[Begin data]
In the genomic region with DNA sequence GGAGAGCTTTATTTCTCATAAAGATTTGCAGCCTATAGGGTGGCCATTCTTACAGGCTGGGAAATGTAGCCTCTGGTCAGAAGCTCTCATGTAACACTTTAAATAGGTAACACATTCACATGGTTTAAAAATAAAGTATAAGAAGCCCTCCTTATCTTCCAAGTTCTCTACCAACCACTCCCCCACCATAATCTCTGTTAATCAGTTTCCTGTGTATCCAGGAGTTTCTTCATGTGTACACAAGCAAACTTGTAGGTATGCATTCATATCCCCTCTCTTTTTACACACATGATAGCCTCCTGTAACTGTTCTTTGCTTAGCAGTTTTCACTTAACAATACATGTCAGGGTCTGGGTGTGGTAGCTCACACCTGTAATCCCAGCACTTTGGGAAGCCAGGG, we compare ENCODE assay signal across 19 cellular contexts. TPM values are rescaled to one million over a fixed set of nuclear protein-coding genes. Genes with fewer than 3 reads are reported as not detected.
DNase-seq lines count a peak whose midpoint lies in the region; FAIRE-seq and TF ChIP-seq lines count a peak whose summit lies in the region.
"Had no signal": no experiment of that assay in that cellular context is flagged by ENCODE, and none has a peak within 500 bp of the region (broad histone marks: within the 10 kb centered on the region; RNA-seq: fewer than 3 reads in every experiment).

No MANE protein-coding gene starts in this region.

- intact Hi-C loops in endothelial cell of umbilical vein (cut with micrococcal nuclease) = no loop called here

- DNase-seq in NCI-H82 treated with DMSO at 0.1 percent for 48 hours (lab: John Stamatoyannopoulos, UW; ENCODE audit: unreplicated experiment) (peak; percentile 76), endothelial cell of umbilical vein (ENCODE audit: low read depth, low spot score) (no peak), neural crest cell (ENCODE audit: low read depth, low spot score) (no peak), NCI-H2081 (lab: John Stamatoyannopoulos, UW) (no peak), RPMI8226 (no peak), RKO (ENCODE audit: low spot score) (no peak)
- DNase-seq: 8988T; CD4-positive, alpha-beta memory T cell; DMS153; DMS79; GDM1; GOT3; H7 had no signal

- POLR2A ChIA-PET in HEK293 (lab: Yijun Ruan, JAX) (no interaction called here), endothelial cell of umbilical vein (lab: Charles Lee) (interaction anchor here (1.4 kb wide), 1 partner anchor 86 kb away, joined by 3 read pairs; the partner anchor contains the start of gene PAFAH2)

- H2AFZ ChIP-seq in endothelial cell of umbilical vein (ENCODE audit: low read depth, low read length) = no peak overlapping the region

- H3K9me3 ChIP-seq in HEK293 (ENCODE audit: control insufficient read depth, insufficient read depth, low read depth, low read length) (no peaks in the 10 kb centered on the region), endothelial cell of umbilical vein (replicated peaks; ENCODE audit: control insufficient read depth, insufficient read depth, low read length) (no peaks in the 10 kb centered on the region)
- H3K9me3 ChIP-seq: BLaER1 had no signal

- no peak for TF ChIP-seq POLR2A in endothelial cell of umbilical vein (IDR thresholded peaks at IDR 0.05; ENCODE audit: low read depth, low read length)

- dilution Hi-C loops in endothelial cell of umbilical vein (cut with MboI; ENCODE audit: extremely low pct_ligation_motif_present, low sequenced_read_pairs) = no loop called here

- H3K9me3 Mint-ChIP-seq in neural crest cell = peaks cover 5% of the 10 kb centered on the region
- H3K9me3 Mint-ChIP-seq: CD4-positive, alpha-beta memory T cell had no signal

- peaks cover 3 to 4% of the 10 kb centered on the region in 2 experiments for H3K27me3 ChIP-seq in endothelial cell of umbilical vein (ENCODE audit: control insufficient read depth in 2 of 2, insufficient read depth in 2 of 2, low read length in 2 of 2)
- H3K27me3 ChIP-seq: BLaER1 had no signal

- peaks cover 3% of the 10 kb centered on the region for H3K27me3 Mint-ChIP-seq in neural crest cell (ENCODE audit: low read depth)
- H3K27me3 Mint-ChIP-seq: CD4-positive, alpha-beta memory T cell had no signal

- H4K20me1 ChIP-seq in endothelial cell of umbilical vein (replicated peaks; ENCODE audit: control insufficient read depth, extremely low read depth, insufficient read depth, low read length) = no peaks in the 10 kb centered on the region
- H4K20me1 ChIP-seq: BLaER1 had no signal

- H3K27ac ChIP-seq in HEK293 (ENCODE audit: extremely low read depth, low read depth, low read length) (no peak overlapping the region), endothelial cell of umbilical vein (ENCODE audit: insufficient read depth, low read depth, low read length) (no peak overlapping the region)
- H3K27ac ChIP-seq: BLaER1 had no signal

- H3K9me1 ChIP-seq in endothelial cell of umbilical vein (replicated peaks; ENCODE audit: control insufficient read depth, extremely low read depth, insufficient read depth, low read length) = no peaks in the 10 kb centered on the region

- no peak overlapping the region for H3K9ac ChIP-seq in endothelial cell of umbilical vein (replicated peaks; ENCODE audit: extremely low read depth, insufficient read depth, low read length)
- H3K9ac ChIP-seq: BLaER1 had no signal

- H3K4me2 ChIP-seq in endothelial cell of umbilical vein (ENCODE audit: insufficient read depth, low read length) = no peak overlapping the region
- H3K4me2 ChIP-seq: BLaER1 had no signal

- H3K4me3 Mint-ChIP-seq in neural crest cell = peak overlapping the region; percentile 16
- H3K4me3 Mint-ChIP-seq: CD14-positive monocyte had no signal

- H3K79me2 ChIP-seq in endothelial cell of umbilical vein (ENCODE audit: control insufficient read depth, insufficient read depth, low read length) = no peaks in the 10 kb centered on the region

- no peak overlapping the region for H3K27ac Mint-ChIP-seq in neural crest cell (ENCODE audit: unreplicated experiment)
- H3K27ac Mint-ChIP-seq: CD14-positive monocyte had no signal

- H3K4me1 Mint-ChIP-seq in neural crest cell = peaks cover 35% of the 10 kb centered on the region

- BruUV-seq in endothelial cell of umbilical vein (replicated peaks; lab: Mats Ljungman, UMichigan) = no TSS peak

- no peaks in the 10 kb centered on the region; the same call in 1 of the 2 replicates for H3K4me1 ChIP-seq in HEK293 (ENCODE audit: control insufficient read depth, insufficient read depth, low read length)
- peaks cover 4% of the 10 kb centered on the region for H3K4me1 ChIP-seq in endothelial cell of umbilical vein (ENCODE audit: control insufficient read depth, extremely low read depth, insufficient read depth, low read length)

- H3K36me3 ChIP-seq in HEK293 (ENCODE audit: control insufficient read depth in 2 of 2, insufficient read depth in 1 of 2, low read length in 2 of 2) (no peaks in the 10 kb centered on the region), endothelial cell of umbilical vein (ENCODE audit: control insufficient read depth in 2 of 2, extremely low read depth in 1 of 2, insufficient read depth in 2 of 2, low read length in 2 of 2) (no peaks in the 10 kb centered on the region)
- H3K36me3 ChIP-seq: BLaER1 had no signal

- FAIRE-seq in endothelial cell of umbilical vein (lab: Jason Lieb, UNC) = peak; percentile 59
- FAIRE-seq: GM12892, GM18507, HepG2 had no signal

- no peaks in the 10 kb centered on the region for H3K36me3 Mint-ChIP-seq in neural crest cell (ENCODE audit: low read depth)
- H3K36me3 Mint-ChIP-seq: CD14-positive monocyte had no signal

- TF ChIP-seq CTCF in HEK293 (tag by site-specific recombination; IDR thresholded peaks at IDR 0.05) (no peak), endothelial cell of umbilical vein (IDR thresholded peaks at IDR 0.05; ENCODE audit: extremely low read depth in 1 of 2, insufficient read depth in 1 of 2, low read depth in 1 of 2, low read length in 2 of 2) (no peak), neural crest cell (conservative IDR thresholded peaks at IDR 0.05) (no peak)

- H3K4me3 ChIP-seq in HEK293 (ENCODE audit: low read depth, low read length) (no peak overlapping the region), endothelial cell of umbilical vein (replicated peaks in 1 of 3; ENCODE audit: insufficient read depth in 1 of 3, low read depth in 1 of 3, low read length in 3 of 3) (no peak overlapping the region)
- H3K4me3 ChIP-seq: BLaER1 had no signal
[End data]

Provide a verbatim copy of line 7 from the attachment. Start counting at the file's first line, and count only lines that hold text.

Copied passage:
- DNase-seq: 8988T; CD4-positive, alpha-beta memory T cell; DMS153; DMS79; GDM1; GOT3; H7 had no signal